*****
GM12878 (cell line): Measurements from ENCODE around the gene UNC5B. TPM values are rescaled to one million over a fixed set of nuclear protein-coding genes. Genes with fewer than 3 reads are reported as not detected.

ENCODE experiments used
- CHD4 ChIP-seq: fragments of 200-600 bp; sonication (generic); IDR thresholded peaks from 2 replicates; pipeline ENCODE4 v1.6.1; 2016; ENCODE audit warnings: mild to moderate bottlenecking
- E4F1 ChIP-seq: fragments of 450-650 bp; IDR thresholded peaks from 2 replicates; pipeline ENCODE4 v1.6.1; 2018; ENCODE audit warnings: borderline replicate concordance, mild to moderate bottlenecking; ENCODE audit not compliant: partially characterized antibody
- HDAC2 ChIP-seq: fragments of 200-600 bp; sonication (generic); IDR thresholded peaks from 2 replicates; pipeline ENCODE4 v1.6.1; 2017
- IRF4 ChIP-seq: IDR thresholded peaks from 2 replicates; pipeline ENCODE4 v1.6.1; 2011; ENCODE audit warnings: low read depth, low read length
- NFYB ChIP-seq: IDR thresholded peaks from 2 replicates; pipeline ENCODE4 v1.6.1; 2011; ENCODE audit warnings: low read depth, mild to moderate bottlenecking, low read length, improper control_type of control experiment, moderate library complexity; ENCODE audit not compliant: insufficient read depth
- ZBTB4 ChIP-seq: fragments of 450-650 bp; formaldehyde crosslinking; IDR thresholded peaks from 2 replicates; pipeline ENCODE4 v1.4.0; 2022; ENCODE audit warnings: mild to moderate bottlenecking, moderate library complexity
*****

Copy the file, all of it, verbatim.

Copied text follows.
GM12878 (cell line): Measurements from ENCODE around the gene UNC5B. TPM values are rescaled to one million over a fixed set of nuclear protein-coding genes. Genes with fewer than 3 reads are reported as not detected.

ENCODE experiments used
- CHD4 ChIP-seq: fragments of 200-600 bp; sonication (generic); IDR thresholded peaks from 2 replicates; pipeline ENCODE4 v1.6.1; 2016; ENCODE audit warnings: mild to moderate bottlenecking
- E4F1 ChIP-seq: fragments of 450-650 bp; IDR thresholded peaks from 2 replicates; pipeline ENCODE4 v1.6.1; 2018; ENCODE audit warnings: borderline replicate concordance, mild to moderate bottlenecking; ENCODE audit not compliant: partially characterized antibody
- HDAC2 ChIP-seq: fragments of 200-600 bp; sonication (generic); IDR thresholded peaks from 2 replicates; pipeline ENCODE4 v1.6.1; 2017
- IRF4 ChIP-seq: IDR thresholded peaks from 2 replicates; pipeline ENCODE4 v1.6.1; 2011; ENCODE audit warnings: low read depth, low read length
- NFYB ChIP-seq: IDR thresholded peaks from 2 replicates; pipeline ENCODE4 v1.6.1; 2011; ENCODE audit warnings: low read depth, mild to moderate bottlenecking, low read length, improper control_type of control experiment, moderate library complexity; ENCODE audit not compliant: insufficient read depth
- ZBTB4 ChIP-seq: fragments of 450-650 bp; formaldehyde crosslinking; IDR thresholded peaks from 2 replicates; pipeline ENCODE4 v1.4.0; 2022; ENCODE audit warnings: mild to moderate bottlenecking, moderate library complexity